A child’s sensory system is just as unique and individual as their personality. The sensory system is complex and begins to develop in-utero. Its job is to take information from our senses – hearing, seeing, smelling, tasting, feeling - and feed that information to our brain to help us decide how to behave or act. This job can be described as “sensory processing” and is the term for how we navigate the input from our senses to interact with our environment.
Sensory System and Development
Understanding your child’s sensory system and what they need to be the most successful in all situations can be really impactful for your child’s development. Two ways that you can assess your child’s sensory system is to see whether they are overstimulated or under-stimulated in a given situation. This can really help you become in tune with your child and improve verbal and nonverbal communication with your child.
What Does Overstimulation Look Like?
When a child's sensory system is overstimulated, they are experiencing more input than they are able to properly interpret.
Signs of Overstimulation Include:
Pulling away from someone, something, a smell, or a sound
Covering eyes or ears
Crying or being inconsolable
How Can I Help My Overstimulated Child?
Remove the source of discomfort, if and when possible
Giving the child time to relax or a moment alone in a private space
Swinging can be relaxing and is said to mimic movement in the womb, which can feel calming for a young child
Warn the child ahead of time if you know a non-preferred stimulus may be present and try to make accommodations to help the child feel safe (i.e. if your child hates the smell of fish and you're going to a cookout where fish may be present, let them know ahead of time and try to bring a scented object with them to calm them down)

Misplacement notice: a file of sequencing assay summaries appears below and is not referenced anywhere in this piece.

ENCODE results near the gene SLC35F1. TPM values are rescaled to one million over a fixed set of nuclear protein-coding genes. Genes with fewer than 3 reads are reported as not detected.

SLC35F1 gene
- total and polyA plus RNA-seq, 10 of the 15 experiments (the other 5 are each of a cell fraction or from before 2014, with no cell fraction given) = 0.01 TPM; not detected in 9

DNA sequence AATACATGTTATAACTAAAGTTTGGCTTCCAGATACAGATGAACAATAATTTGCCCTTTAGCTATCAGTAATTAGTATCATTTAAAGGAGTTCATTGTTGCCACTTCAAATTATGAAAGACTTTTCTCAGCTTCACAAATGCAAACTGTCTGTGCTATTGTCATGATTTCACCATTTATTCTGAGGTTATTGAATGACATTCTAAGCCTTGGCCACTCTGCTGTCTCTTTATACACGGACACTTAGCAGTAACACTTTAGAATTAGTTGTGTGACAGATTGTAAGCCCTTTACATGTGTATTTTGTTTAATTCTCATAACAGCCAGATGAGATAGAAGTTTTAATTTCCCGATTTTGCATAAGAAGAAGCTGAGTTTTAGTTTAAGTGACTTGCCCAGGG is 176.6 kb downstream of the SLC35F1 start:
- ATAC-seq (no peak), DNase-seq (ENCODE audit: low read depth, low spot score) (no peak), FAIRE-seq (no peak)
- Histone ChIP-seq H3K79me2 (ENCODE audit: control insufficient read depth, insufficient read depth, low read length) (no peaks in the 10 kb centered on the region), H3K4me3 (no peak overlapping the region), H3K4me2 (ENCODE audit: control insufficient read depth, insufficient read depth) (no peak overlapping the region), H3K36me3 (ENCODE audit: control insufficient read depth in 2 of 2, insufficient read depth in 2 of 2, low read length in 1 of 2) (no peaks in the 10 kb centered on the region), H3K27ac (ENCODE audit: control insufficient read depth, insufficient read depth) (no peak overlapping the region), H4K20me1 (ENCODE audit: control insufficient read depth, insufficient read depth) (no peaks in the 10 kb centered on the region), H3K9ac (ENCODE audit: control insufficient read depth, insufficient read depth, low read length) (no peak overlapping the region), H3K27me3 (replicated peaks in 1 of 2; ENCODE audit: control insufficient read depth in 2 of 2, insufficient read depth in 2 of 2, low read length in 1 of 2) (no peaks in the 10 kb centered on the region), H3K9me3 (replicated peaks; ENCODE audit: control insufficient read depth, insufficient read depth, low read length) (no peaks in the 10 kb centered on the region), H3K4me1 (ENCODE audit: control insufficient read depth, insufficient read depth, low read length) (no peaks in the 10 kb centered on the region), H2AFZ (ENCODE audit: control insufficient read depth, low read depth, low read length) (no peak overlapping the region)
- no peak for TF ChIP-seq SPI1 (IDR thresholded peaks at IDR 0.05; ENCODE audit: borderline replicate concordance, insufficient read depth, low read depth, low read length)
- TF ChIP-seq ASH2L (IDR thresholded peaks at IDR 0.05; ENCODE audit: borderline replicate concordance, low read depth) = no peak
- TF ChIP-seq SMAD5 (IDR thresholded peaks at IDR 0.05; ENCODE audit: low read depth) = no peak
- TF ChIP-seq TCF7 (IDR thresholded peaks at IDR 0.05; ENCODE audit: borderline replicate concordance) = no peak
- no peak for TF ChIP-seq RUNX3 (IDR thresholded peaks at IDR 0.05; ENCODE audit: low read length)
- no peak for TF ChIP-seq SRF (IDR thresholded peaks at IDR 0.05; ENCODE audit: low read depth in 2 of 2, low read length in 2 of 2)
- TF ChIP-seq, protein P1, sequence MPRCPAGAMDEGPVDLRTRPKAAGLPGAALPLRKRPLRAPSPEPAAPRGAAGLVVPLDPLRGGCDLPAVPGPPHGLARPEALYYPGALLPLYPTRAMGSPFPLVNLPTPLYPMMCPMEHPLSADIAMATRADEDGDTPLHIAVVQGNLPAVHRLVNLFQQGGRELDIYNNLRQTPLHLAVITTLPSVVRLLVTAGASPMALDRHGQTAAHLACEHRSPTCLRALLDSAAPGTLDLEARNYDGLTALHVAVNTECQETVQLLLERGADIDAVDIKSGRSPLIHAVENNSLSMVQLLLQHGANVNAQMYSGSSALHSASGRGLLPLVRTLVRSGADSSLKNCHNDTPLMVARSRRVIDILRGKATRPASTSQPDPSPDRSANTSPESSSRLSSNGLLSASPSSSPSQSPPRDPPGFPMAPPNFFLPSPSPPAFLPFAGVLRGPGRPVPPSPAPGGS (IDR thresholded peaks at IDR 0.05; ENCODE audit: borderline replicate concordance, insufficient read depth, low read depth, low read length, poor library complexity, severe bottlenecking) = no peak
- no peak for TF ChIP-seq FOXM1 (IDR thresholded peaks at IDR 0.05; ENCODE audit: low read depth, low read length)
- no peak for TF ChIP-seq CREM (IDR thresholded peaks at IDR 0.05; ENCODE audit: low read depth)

What Does Understimulation Look Like?
When a child’s sensory system is understimulated, they are receiving less input than they want in order to feel regulated.
Signs of Understimulation Include:
Climbing all over the furniture or jumping on and off things
Pressing into you or someone else
Making loud noises
Running around and bumping into walls or furniture
How Can I Help My Understimulated Child?
Create "movement breaks" to get out energy
Use fidget toys
Try alternative seated options (i.e. sitting on a bouncy ball can help burn off energy in order to help your child focus while doing homework)
How Pediatric Physical Therapy Benefits Your Child
Understanding these two states and how each impacts your child’s needs can be extremely helpful to aid them in reacting to the situation to their best ability. Your child’s physical therapist can be a resource for identifying when sensory needs are limiting participation in age-appropriate activities and providing suggestions for interventions that may be beneficial.
If you notice your child is really struggling with sensory processing, they may benefit from a physical therapy evaluation with the pediatric physical therapists at Performance Physical Therapy. Request a phone consult or schedule a pediatric physical therapy evaluation today.